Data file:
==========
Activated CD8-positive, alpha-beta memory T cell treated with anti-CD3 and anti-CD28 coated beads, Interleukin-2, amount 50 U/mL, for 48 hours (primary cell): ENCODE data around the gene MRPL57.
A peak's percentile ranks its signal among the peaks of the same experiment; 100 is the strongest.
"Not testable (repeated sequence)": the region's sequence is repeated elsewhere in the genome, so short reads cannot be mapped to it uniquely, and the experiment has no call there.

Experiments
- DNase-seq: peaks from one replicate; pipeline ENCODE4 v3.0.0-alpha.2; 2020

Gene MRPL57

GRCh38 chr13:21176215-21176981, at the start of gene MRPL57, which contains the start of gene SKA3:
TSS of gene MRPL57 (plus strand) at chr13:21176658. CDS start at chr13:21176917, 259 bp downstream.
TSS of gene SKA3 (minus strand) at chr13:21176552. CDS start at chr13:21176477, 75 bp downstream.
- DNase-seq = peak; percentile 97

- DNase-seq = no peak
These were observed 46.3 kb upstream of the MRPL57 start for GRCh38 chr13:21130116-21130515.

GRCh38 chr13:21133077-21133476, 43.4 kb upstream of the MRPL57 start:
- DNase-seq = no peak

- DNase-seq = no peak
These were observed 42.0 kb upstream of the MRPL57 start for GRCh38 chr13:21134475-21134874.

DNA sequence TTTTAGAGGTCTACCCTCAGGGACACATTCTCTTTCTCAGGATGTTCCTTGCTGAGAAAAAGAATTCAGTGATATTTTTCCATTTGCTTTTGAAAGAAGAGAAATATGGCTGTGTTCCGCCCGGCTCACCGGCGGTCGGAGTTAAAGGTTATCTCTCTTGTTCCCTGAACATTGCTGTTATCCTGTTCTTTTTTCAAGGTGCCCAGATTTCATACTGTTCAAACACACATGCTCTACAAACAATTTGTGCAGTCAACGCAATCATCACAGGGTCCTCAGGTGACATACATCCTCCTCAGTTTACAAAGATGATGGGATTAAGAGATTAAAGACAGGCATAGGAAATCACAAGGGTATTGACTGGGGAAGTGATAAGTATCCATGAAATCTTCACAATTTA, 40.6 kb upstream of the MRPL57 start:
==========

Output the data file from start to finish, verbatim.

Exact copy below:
Activated CD8-positive, alpha-beta memory T cell treated with anti-CD3 and anti-CD28 coated beads, Interleukin-2, amount 50 U/mL, for 48 hours (primary cell): ENCODE data around the gene MRPL57.
A peak's percentile ranks its signal among the peaks of the same experiment; 100 is the strongest.
"Not testable (repeated sequence)": the region's sequence is repeated elsewhere in the genome, so short reads cannot be mapped to it uniquely, and the experiment has no call there.

Experiments
- DNase-seq: peaks from one replicate; pipeline ENCODE4 v3.0.0-alpha.2; 2020

Gene MRPL57

GRCh38 chr13:21176215-21176981, at the start of gene MRPL57, which contains the start of gene SKA3:
TSS of gene MRPL57 (plus strand) at chr13:21176658. CDS start at chr13:21176917, 259 bp downstream.
TSS of gene SKA3 (minus strand) at chr13:21176552. CDS start at chr13:21176477, 75 bp downstream.
- DNase-seq = peak; percentile 97

- DNase-seq = no peak
These were observed 46.3 kb upstream of the MRPL57 start for GRCh38 chr13:21130116-21130515.

GRCh38 chr13:21133077-21133476, 43.4 kb upstream of the MRPL57 start:
- DNase-seq = no peak

- DNase-seq = no peak
These were observed 42.0 kb upstream of the MRPL57 start for GRCh38 chr13:21134475-21134874.

DNA sequence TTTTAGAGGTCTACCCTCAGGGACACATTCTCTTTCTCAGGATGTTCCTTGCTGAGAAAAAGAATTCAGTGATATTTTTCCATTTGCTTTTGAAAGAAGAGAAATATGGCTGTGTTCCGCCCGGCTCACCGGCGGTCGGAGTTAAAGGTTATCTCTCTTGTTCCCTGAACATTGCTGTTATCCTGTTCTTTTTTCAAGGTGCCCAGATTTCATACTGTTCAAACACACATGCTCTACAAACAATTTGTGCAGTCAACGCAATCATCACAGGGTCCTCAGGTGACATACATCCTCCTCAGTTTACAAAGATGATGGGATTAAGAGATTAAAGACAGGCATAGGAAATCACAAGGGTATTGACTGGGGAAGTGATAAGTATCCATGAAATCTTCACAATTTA, 40.6 kb upstream of the MRPL57 start: